From: Marko Mäkelä (
Date: 2003-08-25 21:29:55

On Mon, Aug 25, 2003 at 03:26:19PM +0200, Baltissen, R (Ruud) wrote:
> So please, answer me this question: did this and/or previous email show up
> as text or as HTML?
As MIME multipart/alternative, with text/plain and text/html parts:
1 [multipart/alternative, 7bit, 4.9K]
2   [text/plain, 7bit, iso-8859-1, 1.8K]
3   [text/html, quoted-printable, iso-8859-1, 2.8K]
So, you're wasting bandwidth, as Rainer pointed out, and causing possible
compatibility problems.  The quoted-printable encoding is also wasting
bandwidth.  As most mail gateways should be 8-bit clean by now, you could
safely use Content-Transfer-Encoding: 8bit.

By the way, your signature lines (which I presume are out of your control)
are longer than RFC 822 recommends (although not longer than 1000 characters
per line, which is the mandatory limit).

On Mon, Aug 25, 2003 at 03:32:11PM +0200, Baltissen, R (Ruud) wrote:
> If I understand this correctly, an ISO definition tells a program/OS what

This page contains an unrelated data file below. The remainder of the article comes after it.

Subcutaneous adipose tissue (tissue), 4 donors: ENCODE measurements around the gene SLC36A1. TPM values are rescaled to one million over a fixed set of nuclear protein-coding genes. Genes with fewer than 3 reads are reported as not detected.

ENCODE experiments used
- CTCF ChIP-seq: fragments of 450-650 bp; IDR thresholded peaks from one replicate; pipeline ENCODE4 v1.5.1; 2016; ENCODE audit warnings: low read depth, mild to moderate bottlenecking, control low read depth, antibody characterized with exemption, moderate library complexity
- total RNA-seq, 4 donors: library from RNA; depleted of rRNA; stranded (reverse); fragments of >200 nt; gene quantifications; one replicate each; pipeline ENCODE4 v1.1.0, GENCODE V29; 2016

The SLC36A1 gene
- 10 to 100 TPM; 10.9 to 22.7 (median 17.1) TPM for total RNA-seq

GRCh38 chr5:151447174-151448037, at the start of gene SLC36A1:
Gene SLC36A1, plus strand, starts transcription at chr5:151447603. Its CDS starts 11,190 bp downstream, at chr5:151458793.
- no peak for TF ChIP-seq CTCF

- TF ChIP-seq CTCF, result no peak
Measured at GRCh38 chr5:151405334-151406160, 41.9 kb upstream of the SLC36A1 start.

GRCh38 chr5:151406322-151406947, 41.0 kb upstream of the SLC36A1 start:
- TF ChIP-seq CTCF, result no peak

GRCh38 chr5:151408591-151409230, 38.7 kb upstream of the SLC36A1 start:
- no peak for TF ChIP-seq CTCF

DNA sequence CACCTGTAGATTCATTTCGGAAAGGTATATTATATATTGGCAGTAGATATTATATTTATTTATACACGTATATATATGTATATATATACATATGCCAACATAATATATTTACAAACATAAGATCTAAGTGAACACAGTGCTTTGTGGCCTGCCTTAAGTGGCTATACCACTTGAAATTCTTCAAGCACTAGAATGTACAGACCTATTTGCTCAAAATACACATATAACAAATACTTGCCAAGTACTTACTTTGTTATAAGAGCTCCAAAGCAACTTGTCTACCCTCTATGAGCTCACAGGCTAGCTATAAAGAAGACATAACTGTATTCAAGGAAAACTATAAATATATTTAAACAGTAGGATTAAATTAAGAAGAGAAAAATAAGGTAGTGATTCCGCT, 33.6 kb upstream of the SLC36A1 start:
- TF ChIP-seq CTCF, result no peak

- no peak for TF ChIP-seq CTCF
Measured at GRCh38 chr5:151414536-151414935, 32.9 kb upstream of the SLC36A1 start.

> characterset is used?

Not quite, ISO 8859 merely defines some character encodings.  The MIME
header Content-Type tells which character set should be used.
ISO 8859-1 a.k.a. Latin-1 is the native character set of the Commodore Amiga,
the Linux console, Microsoft Windows (although Windows-1252 defines
nonstandard extensions), and it resembles the DEC Multinational
character set used by the VT220 terminal.

> > I believe someone added it to unicode.
> Never understood what this was. Someone in for a short explanation? Thanks.
It's a character set with lots of character codes.  Some parts of it are
standardised by ISO 10646.  UTF-8 is its 8-bit encoding; there are also
16-bit and 32-bit encodings (with big endian and little endian byte order),
but UTF-8 is probably the most widely used encoding.  I wouldn't use UTF-8
widely yet (except on web pages that require characters outside ISO-8859-1),
because there still are many terminals and terminal emulators that are
restricted to an 8-bit character set.

Not that it is a problem on this list.  As the discussion is in English,
non-ASCII letters are mostly only needed for non-English proper names or
special symbols like £ (pounds sterling) or × (multiplication sign x).


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